When the NHLPA demanded assurances from the International Olympic Committee that the Sochi Olympics next February will take place in a safe environment, its negotiators knew whereof they spoke: the games were in serious danger. They still are.
Doku Umarov, leader of insurgents operating in the nearby Caucasus mountains, has ordered his faithful to prepare for attacks against the event.
Umarov and his group have been fighting for years to split the northern Caucasus region from Russia, so far without much success.
“The Russians want to have it right over our ancestors’ remains, over the bones of many, many Muslims buried in our territory by the Black Sea,” Russian journalists quoted Umarov as saying earlier this year. “We’ve got to stop them no matter what methods we use.”
Umarov calls himself Emir, using a title of high office adopted throughout the Muslim world. In its original, it means “commander,” “general,” or “prince.” Emirs are usually considered high-ranking Sheikhs, but in monarchic states, the term is also used for Princes.
Umarov has claimed his group’s responsibility for several recent terrorist attacks. Some of them took place deep within Russia proper. They included the suicide attack at the Domodedovo airport near Moscow more than a year ago. That attack claimed at least 40 victims.
From the historical point of view, Caucasus tribes used to occupy precisely those areas that include Olympic sites. They were pushed away by Tsarist Russian armies. According to historians, at least eight million people died during the battles for the Caucasus mountains only during the 19th century. That would constitute about a half of the entire indigenous population of the region, plus more than 100,000 Tsarist Russian soldiers.
Vladimir Putin, the Russian president, has ordered last February that his country’s security and military forces in the area go on the highest level of alert.
According tu several sources, one of the assurances that went a long way to persuade the NHLPA to eventually agree to its members’ Olympic participation, was an order to place units of “Spetsnaz” in the area. “Spetznaz” is an abbreviation for “spetsialjnoie naznachenie” (special tasks). These are Russian army’s elite units that somewhat resemble the U.S. Green Berets and Navy Seals, and the British SAS, except that the Russian take the cake so far as ruthlessness is concerned.
About a year before the opening of the Sochi Olympics, an explosion at the traffic police control stop at North-Caucasus autonomous republic of Dagestan killed four police officers. Russian soldiers would later track down and shoot to death four persons suspected of the attack. No public reports are available to confirm whether the four suspects have really been the perpetrators of the Dagestan attack.
Russia has been battling the northern Caucasus islamist insurgents for the last 10 years, since the time it managed to wrestle the control of Chechnya, whose separatists it had fought in two wars for the last two decades. Sochi is situated at the western-most area of the Caucasus region. Violent incidents in the area have been reported almost daily during the last few years.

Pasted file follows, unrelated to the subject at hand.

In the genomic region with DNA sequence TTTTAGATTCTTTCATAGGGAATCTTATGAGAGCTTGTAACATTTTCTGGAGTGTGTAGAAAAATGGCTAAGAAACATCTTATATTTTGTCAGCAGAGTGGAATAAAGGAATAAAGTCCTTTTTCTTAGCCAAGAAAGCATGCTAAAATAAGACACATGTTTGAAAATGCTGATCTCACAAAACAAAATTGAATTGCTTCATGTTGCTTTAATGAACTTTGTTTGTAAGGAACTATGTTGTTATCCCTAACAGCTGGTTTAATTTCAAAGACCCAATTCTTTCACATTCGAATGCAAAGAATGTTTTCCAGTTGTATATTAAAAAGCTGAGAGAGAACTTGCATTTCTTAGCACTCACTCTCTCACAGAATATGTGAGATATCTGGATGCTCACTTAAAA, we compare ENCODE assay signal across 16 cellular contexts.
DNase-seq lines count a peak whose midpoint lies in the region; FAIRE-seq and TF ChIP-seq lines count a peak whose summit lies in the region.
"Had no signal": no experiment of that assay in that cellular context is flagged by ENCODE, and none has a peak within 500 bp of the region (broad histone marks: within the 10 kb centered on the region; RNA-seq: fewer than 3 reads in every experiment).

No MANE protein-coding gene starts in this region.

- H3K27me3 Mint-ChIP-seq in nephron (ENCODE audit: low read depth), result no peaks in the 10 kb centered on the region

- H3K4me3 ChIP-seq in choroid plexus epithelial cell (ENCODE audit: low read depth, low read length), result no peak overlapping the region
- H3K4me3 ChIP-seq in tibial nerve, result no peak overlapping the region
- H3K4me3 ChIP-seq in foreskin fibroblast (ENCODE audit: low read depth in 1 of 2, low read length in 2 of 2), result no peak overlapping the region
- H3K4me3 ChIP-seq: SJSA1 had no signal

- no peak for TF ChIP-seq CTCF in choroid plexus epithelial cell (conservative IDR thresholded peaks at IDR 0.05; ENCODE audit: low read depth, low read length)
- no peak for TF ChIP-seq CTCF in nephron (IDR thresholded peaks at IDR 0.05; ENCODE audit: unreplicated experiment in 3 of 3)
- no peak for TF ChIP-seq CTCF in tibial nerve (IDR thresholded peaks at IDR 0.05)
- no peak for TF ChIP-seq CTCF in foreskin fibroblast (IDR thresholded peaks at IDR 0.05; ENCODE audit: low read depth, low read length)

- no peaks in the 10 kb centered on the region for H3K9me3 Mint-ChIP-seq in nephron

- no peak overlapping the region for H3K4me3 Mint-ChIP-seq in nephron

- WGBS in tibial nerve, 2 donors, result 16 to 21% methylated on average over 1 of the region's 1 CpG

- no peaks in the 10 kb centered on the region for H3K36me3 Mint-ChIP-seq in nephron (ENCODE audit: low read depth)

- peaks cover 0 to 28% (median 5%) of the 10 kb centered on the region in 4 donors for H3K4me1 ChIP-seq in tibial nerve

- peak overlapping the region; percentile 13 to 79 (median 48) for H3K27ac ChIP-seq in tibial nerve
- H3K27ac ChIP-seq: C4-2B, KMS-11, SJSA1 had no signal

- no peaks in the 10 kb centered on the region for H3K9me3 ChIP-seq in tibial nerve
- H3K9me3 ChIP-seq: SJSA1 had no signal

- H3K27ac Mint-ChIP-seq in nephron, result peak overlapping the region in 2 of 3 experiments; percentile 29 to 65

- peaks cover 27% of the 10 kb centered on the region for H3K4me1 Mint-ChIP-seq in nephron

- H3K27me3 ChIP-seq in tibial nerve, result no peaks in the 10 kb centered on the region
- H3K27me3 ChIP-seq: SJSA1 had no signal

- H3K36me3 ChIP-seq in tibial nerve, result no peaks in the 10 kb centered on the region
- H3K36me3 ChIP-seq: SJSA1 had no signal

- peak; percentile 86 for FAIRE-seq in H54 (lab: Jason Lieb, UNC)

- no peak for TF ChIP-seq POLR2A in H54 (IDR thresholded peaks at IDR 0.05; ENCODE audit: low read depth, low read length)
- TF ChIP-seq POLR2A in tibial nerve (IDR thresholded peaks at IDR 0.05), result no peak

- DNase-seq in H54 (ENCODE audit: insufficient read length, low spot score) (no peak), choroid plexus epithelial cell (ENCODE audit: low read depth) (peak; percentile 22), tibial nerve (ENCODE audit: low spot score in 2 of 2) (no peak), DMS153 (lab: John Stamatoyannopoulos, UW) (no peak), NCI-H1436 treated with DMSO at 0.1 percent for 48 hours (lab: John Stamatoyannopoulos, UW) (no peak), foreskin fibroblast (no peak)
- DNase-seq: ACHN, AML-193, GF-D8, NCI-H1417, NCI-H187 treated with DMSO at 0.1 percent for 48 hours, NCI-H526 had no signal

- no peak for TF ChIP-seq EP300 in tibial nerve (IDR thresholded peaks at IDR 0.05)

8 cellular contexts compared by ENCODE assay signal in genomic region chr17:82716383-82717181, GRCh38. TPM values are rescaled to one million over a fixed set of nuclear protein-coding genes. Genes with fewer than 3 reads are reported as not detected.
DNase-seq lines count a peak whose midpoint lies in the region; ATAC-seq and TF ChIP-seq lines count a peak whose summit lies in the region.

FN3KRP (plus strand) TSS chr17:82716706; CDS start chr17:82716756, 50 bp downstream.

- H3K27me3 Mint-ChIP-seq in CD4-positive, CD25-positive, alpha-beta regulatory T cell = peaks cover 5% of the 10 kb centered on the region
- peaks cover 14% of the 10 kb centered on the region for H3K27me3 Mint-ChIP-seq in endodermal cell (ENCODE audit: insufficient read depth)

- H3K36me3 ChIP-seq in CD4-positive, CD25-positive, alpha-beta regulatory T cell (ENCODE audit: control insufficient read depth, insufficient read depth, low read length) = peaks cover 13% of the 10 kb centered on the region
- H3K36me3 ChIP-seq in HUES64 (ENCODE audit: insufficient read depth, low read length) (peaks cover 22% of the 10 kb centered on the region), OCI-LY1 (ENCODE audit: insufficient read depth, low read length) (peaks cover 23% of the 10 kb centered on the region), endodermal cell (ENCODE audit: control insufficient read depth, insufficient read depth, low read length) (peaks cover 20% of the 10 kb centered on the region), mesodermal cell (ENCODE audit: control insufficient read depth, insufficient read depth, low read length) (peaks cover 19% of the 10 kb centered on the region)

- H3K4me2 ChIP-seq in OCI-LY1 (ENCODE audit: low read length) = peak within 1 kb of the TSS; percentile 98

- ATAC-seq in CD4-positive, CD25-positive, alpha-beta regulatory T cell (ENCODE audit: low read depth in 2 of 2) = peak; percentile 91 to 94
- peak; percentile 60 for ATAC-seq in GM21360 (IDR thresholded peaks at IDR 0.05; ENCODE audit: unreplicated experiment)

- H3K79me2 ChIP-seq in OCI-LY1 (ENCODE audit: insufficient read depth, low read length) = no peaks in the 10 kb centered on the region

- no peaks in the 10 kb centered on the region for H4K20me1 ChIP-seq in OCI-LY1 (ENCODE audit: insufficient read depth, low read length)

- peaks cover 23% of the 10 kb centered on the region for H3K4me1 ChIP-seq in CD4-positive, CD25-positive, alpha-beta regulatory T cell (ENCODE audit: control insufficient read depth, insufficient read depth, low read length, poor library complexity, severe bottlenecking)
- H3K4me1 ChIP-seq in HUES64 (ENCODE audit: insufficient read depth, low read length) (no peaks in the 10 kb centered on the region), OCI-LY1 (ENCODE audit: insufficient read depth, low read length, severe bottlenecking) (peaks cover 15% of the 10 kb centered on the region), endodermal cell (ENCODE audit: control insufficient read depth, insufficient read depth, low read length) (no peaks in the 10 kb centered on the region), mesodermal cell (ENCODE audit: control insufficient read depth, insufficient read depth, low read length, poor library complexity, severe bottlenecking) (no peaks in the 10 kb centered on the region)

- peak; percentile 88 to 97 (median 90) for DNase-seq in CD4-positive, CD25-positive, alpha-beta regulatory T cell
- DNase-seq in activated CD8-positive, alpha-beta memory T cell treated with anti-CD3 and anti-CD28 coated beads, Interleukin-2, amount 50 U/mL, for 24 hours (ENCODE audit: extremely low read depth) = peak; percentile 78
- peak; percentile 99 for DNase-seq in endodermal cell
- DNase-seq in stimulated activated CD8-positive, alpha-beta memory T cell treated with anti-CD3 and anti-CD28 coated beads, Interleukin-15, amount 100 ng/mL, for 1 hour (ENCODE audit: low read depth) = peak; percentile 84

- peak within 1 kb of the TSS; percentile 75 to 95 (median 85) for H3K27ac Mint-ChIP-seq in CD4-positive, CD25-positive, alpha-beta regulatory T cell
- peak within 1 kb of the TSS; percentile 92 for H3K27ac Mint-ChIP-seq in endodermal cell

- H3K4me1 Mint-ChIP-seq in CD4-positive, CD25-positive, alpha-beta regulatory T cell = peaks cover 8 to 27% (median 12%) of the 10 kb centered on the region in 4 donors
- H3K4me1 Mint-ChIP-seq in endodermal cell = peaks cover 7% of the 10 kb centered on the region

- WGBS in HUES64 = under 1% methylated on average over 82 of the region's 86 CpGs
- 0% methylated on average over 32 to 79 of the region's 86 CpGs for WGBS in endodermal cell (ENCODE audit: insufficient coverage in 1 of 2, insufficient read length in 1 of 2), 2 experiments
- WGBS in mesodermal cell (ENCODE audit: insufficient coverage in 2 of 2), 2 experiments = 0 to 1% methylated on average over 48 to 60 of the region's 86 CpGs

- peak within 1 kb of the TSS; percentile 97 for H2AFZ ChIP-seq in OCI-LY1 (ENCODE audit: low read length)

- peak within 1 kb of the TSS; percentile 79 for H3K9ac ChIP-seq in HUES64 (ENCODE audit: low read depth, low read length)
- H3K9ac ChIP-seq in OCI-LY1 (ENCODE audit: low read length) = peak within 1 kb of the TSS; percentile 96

In May 2012, Russian secret service, the FSB (successor to the KGB) reported it thwarted several Caucasus terrorists’ plans to attack the Olympics at Sochi. FSB said then that it found and seized 10 weapons storage facilities in nearby Abkhasia. They found hand-held ground-to-air missiles, grenade launchers, flame throwers, guns, hand grenades and explosives. The agency said the weaponry was supposed to be transferred to secret caches in and around Sochi. FSB said at the time that Umarov was the mastermind of this complex supply network. It also said he was in close co-operation with the secret services of the nearby republic of Georgia, an accusation the government of Georgia has steadfastly rejected.
It doesn’t help matters, either, that Georgia itself has been involved in conflicts with Russia over the nearby region of Ossetia.
And, of course, it doesn’t help matters, either, that nobody knows whether these were all weaponry stores the Caucasus terrorist groups have prepared, and whether anybody knows anything about weapons already smuggled into the Sochi region.
The NHLPA would not meet a request for comment on the matter. This would be understandable. We’re talking about delicate security matters, with lives of innocent civilians at risk.
One question remains open: is the NHL’s participation at Sochi worth the risk? Considering that talks have been going on about other international events, with the NHL and NHLPA getting the biggest chunk of the pie, unlike in the Olympic arrangement, it’s the same song and dance all over again: this is NOT about sports. This is about money.